Then he trots out his claim to credibility, which is that he was a brain surgeon, and treats this as a testimonial that he must be an expert on reason. I’ve dissected fish, I guess that means I know how to breathe underwater.
But then we get to the fun stuff: Carson accuses Hillary Clinton of Satanism, by way of that conservative boogey man, Saul Alinsky.
He wrote a book called Rules for Radicals. It acknowledges Lucifer, the original radical who gained his own kingdom. Now think about that. This is our nation where our founding document, the Declaration of Independence talks about certain inalienable rights that come from our creator, a nation where our Pledge of Allegiance says we are ‘One nation under God.’ This is a nation where every coin in our pockets and every bill in our wallet says, ‘In God We Trust.’ So are we willing to elect someone as president who has as their role model somebody who acknowledges Lucifer? Think about that.
It’s true! Everything he mentioned is a True Fact! Our money does have “In God We Trust” stamped on it, something that was done in the face of the Red Scare in the 1950s. The Pledge of Allegiance does say “One nation under God”…now. Again, that was an addition made in the 1950s. The authors of the Declaration of Independence included a bunch of freethinkers who included a vague mention of a Creator (but of course, elsewhere they carefully divorced themselves from any specific sectarian intention). And yes, Alinsky does include an epigraph that mentions Lucifer.
Lest we forget at least an over-the-shoulder acknowledgment to the very first radical: from all our legends, mythology, and history (and who is to know where mythology leaves off and history begins — or which is which), the first radical known to man who rebelled against the establishment and did it so effectively that he at least won his own kingdom — Lucifer.
But see, this is where reason comes into play. You can cite a hodge-podge of miscellaneous True Facts, but you have to use your reason to assemble them into meaning. And Carson uses these fragments of facts to imply that Satan is real, Hillary Clinton serves him, and that an imaginary superbeing will turn away from America if we don’t have “In God We Trust” jingling in our pockets, like sublime capitalist prayer wheels.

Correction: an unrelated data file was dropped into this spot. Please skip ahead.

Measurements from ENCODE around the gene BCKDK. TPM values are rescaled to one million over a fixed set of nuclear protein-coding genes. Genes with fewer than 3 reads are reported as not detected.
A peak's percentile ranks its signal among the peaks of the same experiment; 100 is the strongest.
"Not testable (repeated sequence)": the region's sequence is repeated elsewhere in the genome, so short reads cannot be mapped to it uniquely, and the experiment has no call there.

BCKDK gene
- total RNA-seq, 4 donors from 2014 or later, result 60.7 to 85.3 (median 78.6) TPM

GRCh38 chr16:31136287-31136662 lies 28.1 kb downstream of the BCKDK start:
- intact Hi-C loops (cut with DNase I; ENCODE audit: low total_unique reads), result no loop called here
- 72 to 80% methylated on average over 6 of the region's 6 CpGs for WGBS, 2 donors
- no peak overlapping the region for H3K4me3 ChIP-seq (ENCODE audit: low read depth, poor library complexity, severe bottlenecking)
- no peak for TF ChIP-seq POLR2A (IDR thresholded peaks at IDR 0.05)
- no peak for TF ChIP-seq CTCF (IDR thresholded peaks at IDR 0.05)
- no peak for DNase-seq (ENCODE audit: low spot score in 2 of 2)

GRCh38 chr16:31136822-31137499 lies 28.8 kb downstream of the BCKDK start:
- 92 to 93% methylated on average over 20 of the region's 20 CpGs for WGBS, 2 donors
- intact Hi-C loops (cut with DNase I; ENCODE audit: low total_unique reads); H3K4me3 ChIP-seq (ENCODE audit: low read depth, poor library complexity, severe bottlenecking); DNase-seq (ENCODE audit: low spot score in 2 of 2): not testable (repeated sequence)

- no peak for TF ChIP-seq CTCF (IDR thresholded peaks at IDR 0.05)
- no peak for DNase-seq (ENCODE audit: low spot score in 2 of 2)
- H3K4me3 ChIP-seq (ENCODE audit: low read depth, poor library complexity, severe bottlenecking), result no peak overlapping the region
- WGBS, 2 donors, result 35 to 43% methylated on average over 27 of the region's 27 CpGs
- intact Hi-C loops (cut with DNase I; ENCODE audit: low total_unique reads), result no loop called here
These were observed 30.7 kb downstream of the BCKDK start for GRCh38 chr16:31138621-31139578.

This makes no sense. This is unreason. Worse, it’s the conservative version of political correctness.
At least it’s nice to know I’ll be voting for Lucifer in November.
Poor Milo. The Breitbart crank, hero to the worst elements of the internet, was very bitter about the fact that Twitter removed the blue verification checkmark from his profile, about as petty a slight as can be imagined. I have no idea how he’ll react to the latest news: Twitter has finally, permanently banned Milo Yiannopoulos from the service.
Yiannopoulos, who currently serves as Breitbart.com’s tech editor, has been hailed as a standout voice of the new “alt-right” movement. As such, he has made a living as a provocateur, continually inflaming tensions between progressive branches of the internet focused on identity politics and the fervently anti-PC segment that constantly trolls it. For years, Yiannopoulous has used Twitter not only to voice his controversial opinions but to direct his legion of followers (388,042 at the time of this writing) toward his opponents. As a result, he’s been temporarily banned from Twitter a number of times for violating terms of service and stripped of his verification.
It’s about time that he was permanently kicked off for his incessant abuse. What did it at last? Milo was one of the people who led the racist, sexist online assault against Leslie Jones, whose sole crime was being one of the stars of the new Ghostbusters movie. The social injustice warriors were already irate that somehow, a remake of an old movie with women cast in major roles was an unforgivable slight against their masculinity, so they tried to pump themselves up by sending a tsunami of vile, filthy, bigoted imagery against a black woman.
It’s nice that something finally drove Twitter to do something about it — their responses to online harassment have been infuriatingly forgiving to some incredibly nasty stuff — but it’s a shame that it takes something as savage as the attacks on Jones to get them to finally do what needed to be done about one person.